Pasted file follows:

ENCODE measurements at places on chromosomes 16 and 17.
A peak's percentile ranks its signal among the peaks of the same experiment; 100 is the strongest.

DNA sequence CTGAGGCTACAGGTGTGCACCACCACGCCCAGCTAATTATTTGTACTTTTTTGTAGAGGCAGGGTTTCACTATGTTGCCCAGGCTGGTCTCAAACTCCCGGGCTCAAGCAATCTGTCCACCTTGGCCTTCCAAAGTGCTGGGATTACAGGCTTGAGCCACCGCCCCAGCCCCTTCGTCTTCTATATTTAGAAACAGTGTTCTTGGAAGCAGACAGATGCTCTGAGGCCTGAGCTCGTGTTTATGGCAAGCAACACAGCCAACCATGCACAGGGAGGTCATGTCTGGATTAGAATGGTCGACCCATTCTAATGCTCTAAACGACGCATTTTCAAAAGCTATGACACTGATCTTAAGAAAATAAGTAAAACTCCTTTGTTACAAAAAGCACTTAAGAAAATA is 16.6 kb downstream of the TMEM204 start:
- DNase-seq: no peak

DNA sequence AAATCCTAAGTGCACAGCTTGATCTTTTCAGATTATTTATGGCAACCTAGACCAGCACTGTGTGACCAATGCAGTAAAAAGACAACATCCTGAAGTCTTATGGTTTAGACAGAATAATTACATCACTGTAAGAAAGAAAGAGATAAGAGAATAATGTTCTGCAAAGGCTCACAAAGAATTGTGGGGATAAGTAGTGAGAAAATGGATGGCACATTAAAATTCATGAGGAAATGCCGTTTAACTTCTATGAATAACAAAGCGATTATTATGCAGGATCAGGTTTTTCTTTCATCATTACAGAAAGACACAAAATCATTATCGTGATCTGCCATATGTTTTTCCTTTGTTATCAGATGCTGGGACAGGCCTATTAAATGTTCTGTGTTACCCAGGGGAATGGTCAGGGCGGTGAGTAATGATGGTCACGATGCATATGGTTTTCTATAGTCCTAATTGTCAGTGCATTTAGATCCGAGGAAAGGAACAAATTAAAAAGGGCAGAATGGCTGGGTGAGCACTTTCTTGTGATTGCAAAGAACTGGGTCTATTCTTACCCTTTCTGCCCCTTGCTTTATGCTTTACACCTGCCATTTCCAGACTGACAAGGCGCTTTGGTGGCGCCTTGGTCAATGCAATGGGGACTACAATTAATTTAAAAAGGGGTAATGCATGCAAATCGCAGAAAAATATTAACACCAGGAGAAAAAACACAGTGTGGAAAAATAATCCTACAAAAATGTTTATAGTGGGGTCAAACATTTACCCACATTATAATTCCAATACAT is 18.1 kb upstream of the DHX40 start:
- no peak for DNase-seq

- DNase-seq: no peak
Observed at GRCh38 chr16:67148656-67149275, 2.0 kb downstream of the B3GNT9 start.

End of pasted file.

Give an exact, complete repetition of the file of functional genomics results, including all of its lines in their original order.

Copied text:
ENCODE measurements at places on chromosomes 16 and 17.
A peak's percentile ranks its signal among the peaks of the same experiment; 100 is the strongest.

DNA sequence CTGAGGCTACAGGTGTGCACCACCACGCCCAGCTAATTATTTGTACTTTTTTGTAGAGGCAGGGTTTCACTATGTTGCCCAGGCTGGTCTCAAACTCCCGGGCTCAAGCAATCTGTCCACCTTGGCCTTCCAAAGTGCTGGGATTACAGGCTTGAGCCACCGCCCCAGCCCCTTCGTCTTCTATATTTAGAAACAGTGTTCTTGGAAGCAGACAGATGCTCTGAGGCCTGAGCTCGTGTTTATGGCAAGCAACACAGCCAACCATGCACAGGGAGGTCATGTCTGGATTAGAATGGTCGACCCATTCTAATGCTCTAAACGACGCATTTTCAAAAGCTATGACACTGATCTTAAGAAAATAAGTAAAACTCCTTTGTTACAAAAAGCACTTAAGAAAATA is 16.6 kb downstream of the TMEM204 start:
- DNase-seq: no peak

DNA sequence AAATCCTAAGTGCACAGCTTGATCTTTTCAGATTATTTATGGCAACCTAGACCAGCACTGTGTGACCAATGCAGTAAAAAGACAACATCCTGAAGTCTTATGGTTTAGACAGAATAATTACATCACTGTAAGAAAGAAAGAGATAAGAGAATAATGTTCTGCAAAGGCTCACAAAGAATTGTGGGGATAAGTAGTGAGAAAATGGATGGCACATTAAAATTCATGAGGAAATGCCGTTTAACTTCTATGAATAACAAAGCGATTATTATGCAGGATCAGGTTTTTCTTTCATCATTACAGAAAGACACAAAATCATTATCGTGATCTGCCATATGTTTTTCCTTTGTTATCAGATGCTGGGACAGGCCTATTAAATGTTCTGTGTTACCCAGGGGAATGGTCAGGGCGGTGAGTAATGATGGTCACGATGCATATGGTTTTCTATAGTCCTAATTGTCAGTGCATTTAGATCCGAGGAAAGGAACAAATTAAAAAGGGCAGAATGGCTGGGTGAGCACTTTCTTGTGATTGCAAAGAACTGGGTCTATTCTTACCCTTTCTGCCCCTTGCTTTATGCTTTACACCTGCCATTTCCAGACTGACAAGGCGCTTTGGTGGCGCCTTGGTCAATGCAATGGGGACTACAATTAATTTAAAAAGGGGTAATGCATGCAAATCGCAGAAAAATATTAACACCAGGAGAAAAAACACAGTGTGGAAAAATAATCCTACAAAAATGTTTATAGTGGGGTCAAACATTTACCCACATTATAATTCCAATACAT is 18.1 kb upstream of the DHX40 start:
- no peak for DNase-seq

- DNase-seq: no peak
Observed at GRCh38 chr16:67148656-67149275, 2.0 kb downstream of the B3GNT9 start.